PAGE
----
Back up to Ephesians 3:2 where Paul unfolds in detail this mystery which he just summarized in Colossians chapter 1. "if indeed you have heard of the stewardship of God's grace which was given to me for you; that by revelation there was made know to me the mystery..." See, there the concept again. He was entrusted with a responsibility of God's grace. Paul says in verse 4, "Look, you can understand how I gained my insight into the mystery of Christ. God revealed it to me." What is the mystery? Verse 5: "which in other generations was not made known to the sons of men, as it has now been revealed to His holy apostles and prophets in the Spirit; to be specific..." verse 6, here is the mystery: "...that the Gentiles are fellow heirs and fellow members of the body, and fellow partakers of the promise in Christ Jesus through the gospel, of which I was made a minister, according to the gift of God's grace which was given to me according to the work of His power." The mystery very simply is that Jew and Gentile are brought together now in one body called the church. The Old Testament spoke about Gentile salvation. The Old Testament spoke about Jewish salvation. The Old Testament never revealed that these two would be brought together in one body, the body of Christ, the church. This is new revelation. Gentiles are seen experiencing salvation in the Old Testament. It is always in the context of Israel. Now here we find God is going to bring Gentile and Jews together in a relationship of oneness in the body. This is something totally new.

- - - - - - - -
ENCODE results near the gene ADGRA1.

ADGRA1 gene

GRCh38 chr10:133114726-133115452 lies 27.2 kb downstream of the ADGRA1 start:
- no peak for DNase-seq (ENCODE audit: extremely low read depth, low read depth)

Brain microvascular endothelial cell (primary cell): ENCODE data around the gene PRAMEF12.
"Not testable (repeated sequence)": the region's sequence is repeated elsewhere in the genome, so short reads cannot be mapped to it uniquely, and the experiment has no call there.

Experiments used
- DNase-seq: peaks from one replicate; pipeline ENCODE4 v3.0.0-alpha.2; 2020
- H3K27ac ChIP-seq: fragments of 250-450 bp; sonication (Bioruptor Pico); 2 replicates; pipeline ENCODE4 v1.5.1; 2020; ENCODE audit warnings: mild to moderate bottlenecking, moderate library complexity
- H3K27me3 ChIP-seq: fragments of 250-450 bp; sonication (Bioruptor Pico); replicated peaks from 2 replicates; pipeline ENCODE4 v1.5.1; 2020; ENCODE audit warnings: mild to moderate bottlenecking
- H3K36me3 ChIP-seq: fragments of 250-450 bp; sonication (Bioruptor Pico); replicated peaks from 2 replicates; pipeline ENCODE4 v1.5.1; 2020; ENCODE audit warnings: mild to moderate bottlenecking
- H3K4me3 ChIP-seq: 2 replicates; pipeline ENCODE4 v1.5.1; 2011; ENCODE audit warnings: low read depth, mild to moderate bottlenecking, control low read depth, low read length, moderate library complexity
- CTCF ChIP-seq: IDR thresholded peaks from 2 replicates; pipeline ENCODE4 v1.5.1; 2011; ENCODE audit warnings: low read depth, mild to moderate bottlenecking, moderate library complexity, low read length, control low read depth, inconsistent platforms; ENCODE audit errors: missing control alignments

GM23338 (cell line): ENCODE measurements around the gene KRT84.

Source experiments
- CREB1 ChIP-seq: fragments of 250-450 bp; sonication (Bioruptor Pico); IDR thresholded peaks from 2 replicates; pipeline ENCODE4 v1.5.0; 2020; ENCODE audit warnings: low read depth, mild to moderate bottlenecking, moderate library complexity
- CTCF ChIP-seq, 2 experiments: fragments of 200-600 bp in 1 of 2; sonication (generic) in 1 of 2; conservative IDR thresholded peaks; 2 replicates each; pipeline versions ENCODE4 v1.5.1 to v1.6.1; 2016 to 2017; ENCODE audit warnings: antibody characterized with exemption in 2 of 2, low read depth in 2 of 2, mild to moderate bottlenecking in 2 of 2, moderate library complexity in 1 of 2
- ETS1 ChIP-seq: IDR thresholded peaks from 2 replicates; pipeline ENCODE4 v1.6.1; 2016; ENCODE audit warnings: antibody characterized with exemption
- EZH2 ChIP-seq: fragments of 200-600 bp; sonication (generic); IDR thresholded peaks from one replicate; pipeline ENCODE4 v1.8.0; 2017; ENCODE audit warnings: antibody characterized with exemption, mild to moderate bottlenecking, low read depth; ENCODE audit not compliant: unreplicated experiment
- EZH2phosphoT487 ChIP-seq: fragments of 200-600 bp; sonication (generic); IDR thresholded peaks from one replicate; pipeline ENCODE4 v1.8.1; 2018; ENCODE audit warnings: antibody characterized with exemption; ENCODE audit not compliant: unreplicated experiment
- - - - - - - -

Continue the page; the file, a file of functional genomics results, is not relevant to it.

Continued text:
That is the foolishness of people who believe that the church is Israel. They will talk about the church in the wilderness in the Old Testament. There was no church in the wilderness in the Old Testament in the sense they are talking about because the church didn't come into existence until Jesus Christ came and died on the cross and was raised. The Spirit of God came in Acts 2. When Peter went to the Gentiles and preached in the house of Cornelius in Acts 10, what did the Jewish leaders do? They called Peter on the carpet and demanded to know what he was doing preaching to Gentiles? See, they had no concept that this new work of God encompasses Gentiles. Paul was given the fullness of that revelation - Jew and Gentile were to be one body in this day called the church age.